Leverage Smart Manufacturing to Succeed in the New…

Leverage Smart Manufacturing to Succeed in the New…

Jul 16, 2015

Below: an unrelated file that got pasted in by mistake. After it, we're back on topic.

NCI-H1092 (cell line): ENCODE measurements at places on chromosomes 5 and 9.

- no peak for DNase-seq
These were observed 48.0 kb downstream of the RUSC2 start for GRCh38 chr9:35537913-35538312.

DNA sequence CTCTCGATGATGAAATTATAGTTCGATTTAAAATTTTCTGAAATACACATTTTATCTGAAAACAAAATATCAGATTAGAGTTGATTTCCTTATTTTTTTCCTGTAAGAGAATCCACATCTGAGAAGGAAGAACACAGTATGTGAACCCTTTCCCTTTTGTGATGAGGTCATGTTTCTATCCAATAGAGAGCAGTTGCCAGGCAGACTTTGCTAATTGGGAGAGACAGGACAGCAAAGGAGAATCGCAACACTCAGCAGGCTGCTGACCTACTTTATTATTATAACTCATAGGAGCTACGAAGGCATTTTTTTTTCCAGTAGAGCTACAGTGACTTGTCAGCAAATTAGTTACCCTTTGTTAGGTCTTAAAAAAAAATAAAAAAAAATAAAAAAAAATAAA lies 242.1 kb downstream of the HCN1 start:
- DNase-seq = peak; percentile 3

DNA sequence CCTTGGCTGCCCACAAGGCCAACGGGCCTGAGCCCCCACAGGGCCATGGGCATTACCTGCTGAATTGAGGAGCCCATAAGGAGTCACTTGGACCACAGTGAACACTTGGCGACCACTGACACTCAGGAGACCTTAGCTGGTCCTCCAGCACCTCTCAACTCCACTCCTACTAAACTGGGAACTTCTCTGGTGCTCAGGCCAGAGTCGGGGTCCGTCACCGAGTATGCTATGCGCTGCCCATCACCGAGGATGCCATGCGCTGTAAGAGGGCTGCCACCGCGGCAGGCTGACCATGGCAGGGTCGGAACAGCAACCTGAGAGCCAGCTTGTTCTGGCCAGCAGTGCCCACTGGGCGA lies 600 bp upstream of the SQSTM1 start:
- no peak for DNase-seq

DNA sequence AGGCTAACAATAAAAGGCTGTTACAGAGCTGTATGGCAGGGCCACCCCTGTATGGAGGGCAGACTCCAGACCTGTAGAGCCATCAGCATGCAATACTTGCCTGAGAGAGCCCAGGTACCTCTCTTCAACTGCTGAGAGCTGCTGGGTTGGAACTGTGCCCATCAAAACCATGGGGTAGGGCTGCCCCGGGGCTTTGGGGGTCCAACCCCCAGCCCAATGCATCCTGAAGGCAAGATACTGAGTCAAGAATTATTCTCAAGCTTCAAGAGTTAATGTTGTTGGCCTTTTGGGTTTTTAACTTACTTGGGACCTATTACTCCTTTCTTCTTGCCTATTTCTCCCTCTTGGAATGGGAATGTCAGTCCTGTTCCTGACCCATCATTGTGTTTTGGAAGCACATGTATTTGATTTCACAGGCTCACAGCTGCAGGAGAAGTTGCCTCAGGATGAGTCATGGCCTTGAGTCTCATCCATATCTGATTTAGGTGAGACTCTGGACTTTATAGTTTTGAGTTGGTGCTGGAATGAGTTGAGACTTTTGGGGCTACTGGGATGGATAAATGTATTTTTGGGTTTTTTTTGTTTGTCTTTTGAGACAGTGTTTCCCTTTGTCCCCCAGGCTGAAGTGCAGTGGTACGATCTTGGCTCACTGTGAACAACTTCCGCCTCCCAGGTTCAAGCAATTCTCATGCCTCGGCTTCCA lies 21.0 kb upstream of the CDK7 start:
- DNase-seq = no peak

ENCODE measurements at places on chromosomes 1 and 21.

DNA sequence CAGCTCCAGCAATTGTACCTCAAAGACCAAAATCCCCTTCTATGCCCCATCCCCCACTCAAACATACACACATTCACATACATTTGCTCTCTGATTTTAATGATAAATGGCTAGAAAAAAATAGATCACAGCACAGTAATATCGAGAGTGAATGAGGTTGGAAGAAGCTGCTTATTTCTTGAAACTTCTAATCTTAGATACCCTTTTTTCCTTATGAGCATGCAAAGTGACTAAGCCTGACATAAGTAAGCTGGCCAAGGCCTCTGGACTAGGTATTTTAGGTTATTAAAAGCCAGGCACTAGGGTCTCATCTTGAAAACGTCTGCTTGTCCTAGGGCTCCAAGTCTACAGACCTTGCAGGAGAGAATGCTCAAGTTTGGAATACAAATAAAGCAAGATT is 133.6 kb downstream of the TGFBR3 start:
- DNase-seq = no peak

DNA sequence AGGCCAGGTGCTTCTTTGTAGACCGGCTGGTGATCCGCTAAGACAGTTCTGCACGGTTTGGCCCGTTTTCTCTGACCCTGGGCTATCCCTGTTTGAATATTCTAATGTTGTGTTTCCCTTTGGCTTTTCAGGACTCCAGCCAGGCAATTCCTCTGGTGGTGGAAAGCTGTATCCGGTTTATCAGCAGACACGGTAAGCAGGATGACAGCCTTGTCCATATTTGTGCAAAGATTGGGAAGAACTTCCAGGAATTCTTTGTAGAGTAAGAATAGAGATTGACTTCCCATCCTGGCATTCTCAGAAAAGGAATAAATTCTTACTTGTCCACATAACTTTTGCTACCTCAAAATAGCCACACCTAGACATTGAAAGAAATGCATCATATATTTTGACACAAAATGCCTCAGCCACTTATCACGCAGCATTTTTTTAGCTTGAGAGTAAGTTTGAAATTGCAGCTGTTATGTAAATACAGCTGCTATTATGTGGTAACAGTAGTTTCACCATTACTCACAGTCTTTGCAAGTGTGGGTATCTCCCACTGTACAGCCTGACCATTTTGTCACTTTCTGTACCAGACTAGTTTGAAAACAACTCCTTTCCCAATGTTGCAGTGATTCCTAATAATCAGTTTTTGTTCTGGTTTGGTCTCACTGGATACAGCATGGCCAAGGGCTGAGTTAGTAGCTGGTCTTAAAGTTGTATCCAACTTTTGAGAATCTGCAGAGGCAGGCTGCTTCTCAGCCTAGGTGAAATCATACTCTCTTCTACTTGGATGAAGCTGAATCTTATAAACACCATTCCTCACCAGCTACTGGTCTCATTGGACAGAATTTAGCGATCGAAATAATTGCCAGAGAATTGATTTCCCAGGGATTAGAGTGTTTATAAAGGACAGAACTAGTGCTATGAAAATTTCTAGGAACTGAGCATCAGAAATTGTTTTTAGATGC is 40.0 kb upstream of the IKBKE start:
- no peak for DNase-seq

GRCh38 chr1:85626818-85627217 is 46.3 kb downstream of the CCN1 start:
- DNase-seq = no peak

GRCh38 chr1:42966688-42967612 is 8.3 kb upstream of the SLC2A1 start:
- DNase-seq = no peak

“Leverage Smart Manufacturing to Succeed in the New Global Economy” By Raj Batra, InTech Magazine To compete, smart manufacturing is going to be vital. According to McKinsey, a global management consulting firm, 80 percent of production costs are determined in the design phase. Waiting to look at production design until a product is being assembled is too late. In our company we talk about integrating the virtual and the real worlds of manufacturing, including all phases—design, planning, engineering, execution, and services—to improve cost and efficiency. Integration of the virtual and real worlds of production has been a priority since 2006. We have made heavy investments in product life-cycle management software to integrate with automation systems. The manufacturing sector is heating up in the U.S. Does the U.S. have an advantage in smart manufacturing? Smart manufacturing plays to the unique strengths of the U.S. The U.S. is the world leader in software development; 79 percent of global software revenue is generated by companies headquartered in the U.S. Software is driving the manufacturing revolution, and this is a sustainable advantage. Energy is also a huge differentiator for the U.S. Last year we became the world’s largest producer of natural gas. Natural gas prices in the U.S. are about one-third of Europe’s and one-quarter of Asia’s. Our natural resource abundance is relatively new, but significantly, what made it possible was our long-standing prowess in advanced manufacturing. U.S. manufacturing renaissance – reality or hype? Manufacturing continues to outperform the U.S. economy overall. In addition, consumers are regaining their appetites for big-ticket items such as automobiles. The automotive space is expected to grow by 5 percent this year, according to the Manufacturers Alliance for Productivity and Innovation. There are many signals of increased investments here in the U.S., including low consumer debt and rising consumer wealth, as indicated by rising stock market values and home prices. Looking to the fundamentals overall, the U.S. is the world’s largest market. Customer proximity to the manufacturing process is critical. There is a realization that manufacturing and innovation/research and development (R&D) need to be co-located. Manufacturing is once again strategic to the enterprise. It is a C-suite topic again, not a black box or...